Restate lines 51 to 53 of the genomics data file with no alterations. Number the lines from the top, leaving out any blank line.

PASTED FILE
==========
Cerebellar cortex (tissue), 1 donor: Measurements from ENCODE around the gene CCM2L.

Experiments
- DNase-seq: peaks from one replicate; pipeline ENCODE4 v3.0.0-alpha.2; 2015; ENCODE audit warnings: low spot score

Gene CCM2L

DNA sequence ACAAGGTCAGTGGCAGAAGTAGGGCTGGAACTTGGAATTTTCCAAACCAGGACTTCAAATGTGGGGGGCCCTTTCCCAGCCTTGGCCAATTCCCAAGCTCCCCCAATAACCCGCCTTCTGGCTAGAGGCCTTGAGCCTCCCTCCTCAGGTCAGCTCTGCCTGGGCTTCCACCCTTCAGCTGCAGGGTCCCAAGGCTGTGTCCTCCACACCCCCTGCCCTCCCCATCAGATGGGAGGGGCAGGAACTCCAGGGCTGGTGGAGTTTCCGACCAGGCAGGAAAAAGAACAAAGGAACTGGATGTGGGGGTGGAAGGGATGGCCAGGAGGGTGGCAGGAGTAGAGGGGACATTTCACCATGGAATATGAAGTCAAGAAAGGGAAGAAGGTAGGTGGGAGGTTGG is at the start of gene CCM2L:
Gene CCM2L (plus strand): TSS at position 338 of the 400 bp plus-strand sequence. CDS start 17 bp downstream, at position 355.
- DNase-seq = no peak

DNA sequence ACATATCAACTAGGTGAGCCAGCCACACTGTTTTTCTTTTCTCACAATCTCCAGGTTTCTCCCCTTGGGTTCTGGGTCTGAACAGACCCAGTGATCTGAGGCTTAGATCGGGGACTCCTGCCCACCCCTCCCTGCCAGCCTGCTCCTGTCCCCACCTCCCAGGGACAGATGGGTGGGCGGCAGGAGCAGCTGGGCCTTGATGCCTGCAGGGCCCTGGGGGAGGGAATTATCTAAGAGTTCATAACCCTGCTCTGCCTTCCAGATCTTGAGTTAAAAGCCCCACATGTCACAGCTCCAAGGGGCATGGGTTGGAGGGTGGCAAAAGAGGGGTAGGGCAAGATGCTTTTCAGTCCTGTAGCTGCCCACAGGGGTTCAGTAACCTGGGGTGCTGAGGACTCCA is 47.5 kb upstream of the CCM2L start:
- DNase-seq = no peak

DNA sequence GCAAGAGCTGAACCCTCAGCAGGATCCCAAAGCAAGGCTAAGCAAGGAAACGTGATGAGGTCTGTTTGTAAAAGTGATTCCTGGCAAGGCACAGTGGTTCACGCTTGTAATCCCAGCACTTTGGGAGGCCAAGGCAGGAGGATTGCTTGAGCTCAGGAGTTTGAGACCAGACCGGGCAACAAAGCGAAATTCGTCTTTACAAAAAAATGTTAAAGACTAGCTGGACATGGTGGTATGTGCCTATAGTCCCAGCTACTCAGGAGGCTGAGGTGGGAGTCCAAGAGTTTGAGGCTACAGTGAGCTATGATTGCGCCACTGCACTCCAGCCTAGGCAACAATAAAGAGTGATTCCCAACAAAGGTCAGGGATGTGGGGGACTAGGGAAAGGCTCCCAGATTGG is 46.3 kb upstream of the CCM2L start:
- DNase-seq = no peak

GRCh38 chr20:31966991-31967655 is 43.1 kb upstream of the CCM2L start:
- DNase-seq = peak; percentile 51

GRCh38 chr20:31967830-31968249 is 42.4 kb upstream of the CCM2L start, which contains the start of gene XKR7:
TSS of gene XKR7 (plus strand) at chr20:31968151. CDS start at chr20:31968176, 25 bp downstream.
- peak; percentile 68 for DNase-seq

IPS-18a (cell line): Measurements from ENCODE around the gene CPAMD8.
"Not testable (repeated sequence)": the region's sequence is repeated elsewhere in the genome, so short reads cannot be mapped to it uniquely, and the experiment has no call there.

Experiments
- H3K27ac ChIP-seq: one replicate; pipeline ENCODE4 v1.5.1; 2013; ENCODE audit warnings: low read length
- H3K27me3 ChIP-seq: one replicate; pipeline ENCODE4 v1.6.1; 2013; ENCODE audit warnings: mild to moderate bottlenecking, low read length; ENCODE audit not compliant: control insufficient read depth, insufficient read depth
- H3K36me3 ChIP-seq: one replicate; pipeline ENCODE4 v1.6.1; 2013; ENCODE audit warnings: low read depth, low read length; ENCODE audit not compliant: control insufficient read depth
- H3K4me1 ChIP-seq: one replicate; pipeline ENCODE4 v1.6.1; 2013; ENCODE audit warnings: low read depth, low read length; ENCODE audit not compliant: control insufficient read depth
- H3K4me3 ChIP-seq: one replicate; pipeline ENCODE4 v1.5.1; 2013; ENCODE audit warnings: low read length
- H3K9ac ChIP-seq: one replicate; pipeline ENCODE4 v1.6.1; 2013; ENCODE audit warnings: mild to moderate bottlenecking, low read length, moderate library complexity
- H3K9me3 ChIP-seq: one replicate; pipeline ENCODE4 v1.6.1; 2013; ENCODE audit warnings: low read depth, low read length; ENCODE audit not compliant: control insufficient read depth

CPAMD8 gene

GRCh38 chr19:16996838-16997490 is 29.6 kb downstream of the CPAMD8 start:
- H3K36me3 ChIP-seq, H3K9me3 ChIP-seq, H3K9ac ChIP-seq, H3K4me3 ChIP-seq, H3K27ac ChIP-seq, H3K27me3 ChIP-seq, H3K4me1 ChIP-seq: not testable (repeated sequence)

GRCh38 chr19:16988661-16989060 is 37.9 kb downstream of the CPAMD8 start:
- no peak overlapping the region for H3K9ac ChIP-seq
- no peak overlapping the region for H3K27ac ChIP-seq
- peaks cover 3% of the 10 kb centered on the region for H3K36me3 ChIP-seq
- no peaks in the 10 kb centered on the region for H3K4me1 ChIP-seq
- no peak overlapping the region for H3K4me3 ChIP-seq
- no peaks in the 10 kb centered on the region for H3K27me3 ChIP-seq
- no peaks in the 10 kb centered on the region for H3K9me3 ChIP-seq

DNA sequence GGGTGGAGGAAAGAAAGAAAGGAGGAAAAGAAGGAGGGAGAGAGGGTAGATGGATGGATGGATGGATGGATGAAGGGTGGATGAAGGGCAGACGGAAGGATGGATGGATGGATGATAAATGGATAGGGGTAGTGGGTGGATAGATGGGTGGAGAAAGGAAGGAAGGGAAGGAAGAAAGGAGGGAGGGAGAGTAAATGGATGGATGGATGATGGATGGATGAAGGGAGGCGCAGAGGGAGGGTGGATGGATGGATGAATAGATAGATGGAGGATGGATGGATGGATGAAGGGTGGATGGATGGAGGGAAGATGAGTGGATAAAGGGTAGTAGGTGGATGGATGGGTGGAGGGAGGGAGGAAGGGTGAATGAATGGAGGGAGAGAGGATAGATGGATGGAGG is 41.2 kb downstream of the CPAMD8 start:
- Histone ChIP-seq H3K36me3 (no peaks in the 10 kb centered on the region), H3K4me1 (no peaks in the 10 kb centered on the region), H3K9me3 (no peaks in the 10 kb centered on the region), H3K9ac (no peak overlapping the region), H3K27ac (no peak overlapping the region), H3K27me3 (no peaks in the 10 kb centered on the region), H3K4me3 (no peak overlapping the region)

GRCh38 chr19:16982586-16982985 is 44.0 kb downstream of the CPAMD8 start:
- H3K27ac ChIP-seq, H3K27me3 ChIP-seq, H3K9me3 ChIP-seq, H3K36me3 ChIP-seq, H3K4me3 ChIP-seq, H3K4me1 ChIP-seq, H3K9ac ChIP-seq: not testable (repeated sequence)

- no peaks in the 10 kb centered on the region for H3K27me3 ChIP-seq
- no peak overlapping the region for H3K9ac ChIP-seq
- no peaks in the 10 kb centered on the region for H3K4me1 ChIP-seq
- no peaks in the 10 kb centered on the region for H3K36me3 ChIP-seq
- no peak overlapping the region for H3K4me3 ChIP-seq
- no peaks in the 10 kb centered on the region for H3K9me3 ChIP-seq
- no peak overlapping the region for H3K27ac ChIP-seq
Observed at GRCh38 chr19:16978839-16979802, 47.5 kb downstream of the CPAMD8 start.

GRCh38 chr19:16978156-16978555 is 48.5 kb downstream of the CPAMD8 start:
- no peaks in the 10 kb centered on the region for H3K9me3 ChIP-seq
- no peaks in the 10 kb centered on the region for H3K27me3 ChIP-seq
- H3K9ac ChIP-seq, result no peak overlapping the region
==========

- no peaks in the 10 kb centered on the region for H3K9me3 ChIP-seq
- no peaks in the 10 kb centered on the region for H3K27me3 ChIP-seq
- H3K9ac ChIP-seq, result no peak overlapping the region